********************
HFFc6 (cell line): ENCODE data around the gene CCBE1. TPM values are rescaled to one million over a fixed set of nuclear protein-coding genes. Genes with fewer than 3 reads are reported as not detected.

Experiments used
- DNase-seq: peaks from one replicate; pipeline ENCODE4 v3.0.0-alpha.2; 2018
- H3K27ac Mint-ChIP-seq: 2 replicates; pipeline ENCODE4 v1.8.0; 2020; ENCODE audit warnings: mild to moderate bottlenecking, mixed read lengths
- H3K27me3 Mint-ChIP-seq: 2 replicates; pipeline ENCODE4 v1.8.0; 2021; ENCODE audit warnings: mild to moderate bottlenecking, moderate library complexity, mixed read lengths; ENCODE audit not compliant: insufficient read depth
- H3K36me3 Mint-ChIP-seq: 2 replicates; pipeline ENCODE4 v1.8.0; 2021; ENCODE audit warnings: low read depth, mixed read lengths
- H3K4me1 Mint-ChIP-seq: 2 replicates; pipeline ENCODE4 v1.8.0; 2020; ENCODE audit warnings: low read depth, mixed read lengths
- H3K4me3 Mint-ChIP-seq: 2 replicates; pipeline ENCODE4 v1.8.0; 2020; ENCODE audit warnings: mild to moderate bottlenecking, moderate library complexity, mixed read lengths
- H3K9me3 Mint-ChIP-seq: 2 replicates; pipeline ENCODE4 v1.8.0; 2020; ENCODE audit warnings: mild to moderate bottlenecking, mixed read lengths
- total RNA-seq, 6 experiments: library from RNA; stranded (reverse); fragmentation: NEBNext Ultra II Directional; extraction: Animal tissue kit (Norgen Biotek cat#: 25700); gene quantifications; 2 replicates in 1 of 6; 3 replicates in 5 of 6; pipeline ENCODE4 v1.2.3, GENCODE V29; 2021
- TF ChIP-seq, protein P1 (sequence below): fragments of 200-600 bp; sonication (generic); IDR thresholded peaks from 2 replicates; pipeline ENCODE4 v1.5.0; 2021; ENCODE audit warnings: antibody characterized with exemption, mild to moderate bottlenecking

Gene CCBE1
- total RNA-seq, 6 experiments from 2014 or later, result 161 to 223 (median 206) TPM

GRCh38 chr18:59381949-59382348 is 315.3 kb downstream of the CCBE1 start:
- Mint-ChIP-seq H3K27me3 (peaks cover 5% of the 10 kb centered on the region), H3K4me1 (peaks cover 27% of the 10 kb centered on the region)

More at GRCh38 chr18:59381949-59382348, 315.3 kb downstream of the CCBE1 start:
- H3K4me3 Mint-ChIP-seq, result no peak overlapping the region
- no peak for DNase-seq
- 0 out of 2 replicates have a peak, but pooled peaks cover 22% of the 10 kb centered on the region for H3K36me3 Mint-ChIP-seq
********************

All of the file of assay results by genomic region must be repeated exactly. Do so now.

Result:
HFFc6 (cell line): ENCODE data around the gene CCBE1. TPM values are rescaled to one million over a fixed set of nuclear protein-coding genes. Genes with fewer than 3 reads are reported as not detected.

Experiments used
- DNase-seq: peaks from one replicate; pipeline ENCODE4 v3.0.0-alpha.2; 2018
- H3K27ac Mint-ChIP-seq: 2 replicates; pipeline ENCODE4 v1.8.0; 2020; ENCODE audit warnings: mild to moderate bottlenecking, mixed read lengths
- H3K27me3 Mint-ChIP-seq: 2 replicates; pipeline ENCODE4 v1.8.0; 2021; ENCODE audit warnings: mild to moderate bottlenecking, moderate library complexity, mixed read lengths; ENCODE audit not compliant: insufficient read depth
- H3K36me3 Mint-ChIP-seq: 2 replicates; pipeline ENCODE4 v1.8.0; 2021; ENCODE audit warnings: low read depth, mixed read lengths
- H3K4me1 Mint-ChIP-seq: 2 replicates; pipeline ENCODE4 v1.8.0; 2020; ENCODE audit warnings: low read depth, mixed read lengths
- H3K4me3 Mint-ChIP-seq: 2 replicates; pipeline ENCODE4 v1.8.0; 2020; ENCODE audit warnings: mild to moderate bottlenecking, moderate library complexity, mixed read lengths
- H3K9me3 Mint-ChIP-seq: 2 replicates; pipeline ENCODE4 v1.8.0; 2020; ENCODE audit warnings: mild to moderate bottlenecking, mixed read lengths
- total RNA-seq, 6 experiments: library from RNA; stranded (reverse); fragmentation: NEBNext Ultra II Directional; extraction: Animal tissue kit (Norgen Biotek cat#: 25700); gene quantifications; 2 replicates in 1 of 6; 3 replicates in 5 of 6; pipeline ENCODE4 v1.2.3, GENCODE V29; 2021
- TF ChIP-seq, protein P1 (sequence below): fragments of 200-600 bp; sonication (generic); IDR thresholded peaks from 2 replicates; pipeline ENCODE4 v1.5.0; 2021; ENCODE audit warnings: antibody characterized with exemption, mild to moderate bottlenecking

Gene CCBE1
- total RNA-seq, 6 experiments from 2014 or later, result 161 to 223 (median 206) TPM

GRCh38 chr18:59381949-59382348 is 315.3 kb downstream of the CCBE1 start:
- Mint-ChIP-seq H3K27me3 (peaks cover 5% of the 10 kb centered on the region), H3K4me1 (peaks cover 27% of the 10 kb centered on the region)

More at GRCh38 chr18:59381949-59382348, 315.3 kb downstream of the CCBE1 start:
- H3K4me3 Mint-ChIP-seq, result no peak overlapping the region
- no peak for DNase-seq
- 0 out of 2 replicates have a peak, but pooled peaks cover 22% of the 10 kb centered on the region for H3K36me3 Mint-ChIP-seq